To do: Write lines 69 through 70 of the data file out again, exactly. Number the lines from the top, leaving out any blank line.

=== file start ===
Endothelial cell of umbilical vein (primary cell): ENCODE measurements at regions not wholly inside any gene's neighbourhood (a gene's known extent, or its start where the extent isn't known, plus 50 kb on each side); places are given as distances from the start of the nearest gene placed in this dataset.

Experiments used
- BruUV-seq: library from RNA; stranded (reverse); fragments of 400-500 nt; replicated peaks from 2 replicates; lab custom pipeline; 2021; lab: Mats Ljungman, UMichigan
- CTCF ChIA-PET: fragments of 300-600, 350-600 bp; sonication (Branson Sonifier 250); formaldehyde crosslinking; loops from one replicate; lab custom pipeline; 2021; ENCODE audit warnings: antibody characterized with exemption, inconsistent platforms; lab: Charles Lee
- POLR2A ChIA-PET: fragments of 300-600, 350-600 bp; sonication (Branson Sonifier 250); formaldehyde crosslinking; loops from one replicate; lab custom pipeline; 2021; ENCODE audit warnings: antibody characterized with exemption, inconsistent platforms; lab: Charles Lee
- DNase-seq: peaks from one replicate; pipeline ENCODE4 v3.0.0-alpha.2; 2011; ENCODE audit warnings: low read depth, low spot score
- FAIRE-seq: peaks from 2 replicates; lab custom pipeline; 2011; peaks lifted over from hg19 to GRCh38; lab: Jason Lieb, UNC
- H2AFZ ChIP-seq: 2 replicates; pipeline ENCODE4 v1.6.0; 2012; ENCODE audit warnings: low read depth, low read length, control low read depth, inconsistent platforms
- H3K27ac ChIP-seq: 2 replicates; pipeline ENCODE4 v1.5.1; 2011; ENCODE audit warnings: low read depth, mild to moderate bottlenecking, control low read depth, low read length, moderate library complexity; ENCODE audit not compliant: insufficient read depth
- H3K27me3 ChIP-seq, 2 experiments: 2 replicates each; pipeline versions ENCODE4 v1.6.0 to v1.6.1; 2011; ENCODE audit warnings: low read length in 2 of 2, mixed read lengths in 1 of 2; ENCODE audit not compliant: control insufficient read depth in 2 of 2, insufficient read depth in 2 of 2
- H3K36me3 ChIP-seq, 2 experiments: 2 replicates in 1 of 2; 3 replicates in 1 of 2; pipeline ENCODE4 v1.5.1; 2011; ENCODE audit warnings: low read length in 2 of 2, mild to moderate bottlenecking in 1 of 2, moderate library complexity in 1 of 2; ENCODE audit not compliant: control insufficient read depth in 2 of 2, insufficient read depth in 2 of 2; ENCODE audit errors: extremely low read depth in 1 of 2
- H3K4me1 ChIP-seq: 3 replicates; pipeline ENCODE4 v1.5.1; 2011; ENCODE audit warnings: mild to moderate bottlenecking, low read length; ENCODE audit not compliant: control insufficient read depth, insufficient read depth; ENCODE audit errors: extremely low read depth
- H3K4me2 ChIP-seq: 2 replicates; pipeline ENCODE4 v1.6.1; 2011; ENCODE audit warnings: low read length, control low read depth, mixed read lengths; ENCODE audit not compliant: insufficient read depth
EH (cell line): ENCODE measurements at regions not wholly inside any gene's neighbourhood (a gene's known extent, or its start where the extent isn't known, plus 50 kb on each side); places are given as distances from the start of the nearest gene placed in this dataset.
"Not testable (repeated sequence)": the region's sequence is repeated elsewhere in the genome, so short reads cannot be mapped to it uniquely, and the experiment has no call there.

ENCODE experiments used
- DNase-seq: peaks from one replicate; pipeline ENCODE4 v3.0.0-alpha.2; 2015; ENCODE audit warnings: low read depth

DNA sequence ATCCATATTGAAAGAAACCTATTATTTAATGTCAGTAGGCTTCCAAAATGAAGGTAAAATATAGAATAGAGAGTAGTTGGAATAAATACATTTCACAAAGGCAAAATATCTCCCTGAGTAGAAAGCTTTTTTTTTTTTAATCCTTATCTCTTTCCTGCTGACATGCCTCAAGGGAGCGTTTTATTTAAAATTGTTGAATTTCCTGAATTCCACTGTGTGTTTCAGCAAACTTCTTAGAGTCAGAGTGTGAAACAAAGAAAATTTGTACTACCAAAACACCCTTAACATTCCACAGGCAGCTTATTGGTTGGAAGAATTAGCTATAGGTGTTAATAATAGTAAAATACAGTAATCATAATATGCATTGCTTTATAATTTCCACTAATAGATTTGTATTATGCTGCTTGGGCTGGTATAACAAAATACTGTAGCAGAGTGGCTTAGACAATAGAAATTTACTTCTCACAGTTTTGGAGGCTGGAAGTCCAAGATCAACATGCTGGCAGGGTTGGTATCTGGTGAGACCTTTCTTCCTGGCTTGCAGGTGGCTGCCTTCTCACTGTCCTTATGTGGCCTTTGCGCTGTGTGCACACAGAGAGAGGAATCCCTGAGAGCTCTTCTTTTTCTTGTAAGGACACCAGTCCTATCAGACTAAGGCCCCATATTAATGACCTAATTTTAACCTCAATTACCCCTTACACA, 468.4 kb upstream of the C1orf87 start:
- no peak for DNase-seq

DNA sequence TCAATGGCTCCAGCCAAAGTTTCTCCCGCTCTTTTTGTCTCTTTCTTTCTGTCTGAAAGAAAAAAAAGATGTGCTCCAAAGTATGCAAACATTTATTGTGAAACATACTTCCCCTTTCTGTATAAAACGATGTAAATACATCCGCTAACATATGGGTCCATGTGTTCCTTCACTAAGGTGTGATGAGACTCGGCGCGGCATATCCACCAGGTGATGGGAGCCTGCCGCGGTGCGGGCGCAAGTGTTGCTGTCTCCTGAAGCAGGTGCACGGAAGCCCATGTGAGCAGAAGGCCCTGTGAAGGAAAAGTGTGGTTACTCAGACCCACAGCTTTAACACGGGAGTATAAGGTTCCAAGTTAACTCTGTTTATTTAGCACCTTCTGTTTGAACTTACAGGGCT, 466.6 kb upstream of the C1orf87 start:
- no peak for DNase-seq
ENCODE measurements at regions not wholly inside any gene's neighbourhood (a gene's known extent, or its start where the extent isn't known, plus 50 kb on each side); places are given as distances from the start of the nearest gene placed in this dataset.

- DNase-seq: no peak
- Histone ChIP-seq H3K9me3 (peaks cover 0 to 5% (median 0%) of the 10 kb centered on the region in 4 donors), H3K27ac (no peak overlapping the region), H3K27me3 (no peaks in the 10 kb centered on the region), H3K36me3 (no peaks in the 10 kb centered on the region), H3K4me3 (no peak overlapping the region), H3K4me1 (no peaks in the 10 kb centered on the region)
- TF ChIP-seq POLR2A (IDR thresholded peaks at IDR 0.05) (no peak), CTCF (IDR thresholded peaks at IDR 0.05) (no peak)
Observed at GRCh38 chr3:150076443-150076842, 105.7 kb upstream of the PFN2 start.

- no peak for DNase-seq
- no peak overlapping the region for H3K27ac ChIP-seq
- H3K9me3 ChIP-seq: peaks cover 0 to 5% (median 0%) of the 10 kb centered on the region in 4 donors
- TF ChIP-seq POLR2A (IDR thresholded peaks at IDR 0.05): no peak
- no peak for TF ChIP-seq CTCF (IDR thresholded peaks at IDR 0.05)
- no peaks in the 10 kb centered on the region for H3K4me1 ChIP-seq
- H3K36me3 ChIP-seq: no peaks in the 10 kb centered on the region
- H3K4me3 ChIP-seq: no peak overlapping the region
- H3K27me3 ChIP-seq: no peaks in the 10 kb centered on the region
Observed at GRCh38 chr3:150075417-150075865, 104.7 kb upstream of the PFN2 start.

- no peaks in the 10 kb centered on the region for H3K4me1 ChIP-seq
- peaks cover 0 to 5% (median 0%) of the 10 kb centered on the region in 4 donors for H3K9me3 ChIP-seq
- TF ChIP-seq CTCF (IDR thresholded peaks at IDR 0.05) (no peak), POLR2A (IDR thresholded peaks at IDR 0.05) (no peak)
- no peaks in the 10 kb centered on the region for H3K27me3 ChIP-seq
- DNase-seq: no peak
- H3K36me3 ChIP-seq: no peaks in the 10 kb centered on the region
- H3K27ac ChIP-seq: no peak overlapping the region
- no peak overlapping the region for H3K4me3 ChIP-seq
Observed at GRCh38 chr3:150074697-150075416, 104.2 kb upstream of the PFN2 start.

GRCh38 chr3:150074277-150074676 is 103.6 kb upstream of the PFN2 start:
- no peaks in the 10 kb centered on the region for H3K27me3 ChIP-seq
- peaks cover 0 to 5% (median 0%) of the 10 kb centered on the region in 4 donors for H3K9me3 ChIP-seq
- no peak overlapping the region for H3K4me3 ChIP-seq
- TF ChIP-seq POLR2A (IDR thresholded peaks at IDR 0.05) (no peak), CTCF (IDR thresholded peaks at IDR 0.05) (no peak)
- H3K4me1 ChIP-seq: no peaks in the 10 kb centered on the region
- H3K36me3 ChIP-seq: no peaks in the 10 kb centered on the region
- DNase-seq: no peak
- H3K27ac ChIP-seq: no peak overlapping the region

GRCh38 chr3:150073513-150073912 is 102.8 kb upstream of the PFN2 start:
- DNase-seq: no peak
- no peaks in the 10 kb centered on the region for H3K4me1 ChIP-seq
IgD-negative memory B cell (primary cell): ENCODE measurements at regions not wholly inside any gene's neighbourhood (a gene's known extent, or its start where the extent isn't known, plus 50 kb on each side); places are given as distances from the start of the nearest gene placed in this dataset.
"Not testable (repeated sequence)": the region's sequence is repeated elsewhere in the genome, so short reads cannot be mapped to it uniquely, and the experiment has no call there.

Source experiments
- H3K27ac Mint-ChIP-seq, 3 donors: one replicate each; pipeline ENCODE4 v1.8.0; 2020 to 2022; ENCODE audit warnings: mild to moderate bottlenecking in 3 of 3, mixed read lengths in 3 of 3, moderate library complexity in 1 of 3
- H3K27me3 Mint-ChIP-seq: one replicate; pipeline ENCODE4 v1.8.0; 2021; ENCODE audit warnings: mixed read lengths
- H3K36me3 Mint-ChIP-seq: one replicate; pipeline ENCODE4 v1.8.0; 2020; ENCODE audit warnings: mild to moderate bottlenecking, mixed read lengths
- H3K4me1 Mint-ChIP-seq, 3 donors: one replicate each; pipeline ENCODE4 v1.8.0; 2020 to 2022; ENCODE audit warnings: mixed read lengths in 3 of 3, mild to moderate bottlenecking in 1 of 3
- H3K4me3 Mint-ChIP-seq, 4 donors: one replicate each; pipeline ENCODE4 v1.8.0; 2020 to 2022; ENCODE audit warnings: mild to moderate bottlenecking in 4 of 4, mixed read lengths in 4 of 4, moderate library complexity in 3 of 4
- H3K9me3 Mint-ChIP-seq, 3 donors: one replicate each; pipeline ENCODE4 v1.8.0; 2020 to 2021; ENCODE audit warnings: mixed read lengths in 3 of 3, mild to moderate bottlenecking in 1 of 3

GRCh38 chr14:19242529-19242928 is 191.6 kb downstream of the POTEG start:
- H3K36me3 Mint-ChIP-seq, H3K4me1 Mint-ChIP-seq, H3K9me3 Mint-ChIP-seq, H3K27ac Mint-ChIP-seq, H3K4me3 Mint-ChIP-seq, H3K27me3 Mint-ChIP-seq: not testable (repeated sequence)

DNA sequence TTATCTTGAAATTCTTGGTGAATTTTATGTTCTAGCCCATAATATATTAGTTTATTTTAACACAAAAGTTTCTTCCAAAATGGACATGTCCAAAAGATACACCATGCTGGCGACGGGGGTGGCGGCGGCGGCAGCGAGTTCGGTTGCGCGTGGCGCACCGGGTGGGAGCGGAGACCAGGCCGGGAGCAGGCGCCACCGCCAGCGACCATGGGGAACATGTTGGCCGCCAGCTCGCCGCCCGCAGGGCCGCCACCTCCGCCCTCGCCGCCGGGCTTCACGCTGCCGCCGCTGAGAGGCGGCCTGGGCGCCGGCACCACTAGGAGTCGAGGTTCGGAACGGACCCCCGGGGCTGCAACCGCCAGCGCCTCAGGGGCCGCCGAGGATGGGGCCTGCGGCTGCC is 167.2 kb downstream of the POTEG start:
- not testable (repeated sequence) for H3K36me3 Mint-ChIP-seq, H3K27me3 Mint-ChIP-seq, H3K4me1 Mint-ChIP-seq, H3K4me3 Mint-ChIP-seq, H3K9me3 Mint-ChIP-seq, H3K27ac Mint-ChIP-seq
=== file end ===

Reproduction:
DNA sequence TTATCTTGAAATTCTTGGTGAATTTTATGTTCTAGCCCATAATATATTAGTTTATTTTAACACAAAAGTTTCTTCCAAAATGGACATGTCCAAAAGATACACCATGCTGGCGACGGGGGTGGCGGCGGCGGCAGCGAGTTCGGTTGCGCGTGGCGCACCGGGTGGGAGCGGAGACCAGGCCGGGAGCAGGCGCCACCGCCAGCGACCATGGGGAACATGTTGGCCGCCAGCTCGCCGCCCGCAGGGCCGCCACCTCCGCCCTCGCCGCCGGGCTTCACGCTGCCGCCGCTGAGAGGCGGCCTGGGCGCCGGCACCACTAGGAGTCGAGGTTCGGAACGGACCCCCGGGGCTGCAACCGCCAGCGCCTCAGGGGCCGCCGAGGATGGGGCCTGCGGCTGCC is 167.2 kb downstream of the POTEG start:
- not testable (repeated sequence) for H3K36me3 Mint-ChIP-seq, H3K27me3 Mint-ChIP-seq, H3K4me1 Mint-ChIP-seq, H3K4me3 Mint-ChIP-seq, H3K9me3 Mint-ChIP-seq, H3K27ac Mint-ChIP-seq